As our purpose unfolds when we choose to love God, it naturally transforms into the ability to love others—which is a real display of finding our purpose. I truly love Matthew 25:34-40, which reminds us of some of the simplest ways we can care for others. A portion of which says this, “For I was hungry, and you fed me. I was thirsty, and you gave me a drink. I was a stranger, and you invited me into your home. I was naked, and you gave me clothing. I was sick, and you cared for me. I was in prison, and you visited me” (NLT).
So, it is true that life can be meaningless, but it need not be so. There is purpose to be found in our faith—a purpose built in love. It is ours to love God and love others. Can you even imagine how this world would be transformed if we individually embraced this as our purpose? If each of us who claim this faith were to love in the manner that we are loved? If our hearts were completely given to the God we love, following His example as He walked this earth? If we fed the hungry, took in the stranger, clothed the poor, cared for the sick, and visited the prisoners? If we put aside our differences and focused on what joins us together, following the real purpose in our faith—to love and love well?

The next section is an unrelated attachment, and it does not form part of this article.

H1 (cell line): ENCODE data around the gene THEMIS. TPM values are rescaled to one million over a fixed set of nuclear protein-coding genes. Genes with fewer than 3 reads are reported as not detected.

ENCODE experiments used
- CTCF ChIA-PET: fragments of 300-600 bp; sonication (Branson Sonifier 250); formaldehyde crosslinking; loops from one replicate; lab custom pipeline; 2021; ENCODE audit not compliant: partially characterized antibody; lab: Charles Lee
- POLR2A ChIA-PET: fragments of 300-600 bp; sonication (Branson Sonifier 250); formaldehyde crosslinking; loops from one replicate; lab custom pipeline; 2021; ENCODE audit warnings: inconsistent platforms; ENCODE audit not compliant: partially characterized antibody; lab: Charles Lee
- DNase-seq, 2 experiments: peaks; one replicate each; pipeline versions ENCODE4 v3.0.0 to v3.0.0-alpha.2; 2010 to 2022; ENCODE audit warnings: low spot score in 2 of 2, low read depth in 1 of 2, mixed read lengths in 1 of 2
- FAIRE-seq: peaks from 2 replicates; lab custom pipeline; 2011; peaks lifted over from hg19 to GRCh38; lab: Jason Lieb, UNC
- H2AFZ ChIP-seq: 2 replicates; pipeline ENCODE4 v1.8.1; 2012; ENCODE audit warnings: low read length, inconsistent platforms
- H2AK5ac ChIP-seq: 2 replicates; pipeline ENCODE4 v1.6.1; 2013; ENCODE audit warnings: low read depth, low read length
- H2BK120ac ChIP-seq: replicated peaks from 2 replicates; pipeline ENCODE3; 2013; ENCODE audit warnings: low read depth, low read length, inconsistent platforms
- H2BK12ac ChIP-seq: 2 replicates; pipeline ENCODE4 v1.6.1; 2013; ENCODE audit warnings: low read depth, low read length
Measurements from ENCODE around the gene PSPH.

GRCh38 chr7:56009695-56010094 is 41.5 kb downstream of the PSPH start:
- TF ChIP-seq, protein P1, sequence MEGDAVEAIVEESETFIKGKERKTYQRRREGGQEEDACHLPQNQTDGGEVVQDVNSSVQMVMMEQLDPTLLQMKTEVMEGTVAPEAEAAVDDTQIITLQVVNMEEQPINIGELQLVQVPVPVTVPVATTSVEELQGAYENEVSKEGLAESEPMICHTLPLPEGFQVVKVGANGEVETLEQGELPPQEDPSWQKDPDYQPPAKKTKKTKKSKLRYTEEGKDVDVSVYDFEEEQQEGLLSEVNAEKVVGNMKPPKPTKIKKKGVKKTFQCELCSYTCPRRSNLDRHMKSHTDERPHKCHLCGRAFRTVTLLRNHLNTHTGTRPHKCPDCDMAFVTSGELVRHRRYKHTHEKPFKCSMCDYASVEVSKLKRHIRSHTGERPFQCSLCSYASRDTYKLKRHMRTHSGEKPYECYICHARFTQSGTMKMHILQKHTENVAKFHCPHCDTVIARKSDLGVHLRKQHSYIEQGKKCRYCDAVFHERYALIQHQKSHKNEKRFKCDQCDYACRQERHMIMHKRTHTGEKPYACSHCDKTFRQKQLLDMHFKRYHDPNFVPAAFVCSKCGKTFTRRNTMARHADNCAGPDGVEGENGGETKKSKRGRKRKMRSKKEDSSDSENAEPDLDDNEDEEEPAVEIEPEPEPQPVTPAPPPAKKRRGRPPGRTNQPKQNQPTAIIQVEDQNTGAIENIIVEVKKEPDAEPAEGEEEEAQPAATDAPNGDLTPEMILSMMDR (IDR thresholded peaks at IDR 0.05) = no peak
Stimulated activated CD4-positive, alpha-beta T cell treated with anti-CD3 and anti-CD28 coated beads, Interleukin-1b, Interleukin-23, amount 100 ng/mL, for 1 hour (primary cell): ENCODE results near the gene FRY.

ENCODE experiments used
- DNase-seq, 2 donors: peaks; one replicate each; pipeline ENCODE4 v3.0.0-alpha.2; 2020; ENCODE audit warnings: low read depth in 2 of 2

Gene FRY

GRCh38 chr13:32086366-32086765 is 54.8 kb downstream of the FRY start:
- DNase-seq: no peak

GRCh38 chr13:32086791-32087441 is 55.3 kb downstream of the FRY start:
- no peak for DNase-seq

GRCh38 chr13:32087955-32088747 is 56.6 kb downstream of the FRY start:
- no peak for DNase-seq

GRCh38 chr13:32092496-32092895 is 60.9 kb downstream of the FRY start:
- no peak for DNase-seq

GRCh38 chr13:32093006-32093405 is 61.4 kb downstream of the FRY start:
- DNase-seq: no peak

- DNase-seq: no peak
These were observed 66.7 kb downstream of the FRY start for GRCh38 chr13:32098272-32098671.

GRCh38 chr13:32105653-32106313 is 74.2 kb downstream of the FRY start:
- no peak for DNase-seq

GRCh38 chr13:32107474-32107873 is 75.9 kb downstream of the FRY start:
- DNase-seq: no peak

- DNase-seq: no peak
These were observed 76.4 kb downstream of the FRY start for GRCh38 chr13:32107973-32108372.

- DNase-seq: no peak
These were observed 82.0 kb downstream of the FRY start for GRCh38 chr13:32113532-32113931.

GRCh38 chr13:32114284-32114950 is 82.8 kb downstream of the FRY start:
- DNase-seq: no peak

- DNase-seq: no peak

Let’s share this purpose with those around us, encouraging others by our sincere actions. I am confident not only that we can, but that in many places we already are. As Paul wrote to the church in Thessalonica, I would write the same to you, “So encourage each other and build each other up, just as you are already doing” (1 Thessalonians 5:11, NLT).
So know this: life is not meaningless. Our faith reveals that there is great and rich meaning. One easily acted upon and recognizable by all: to love. And, my friends, to do it with all our hearts.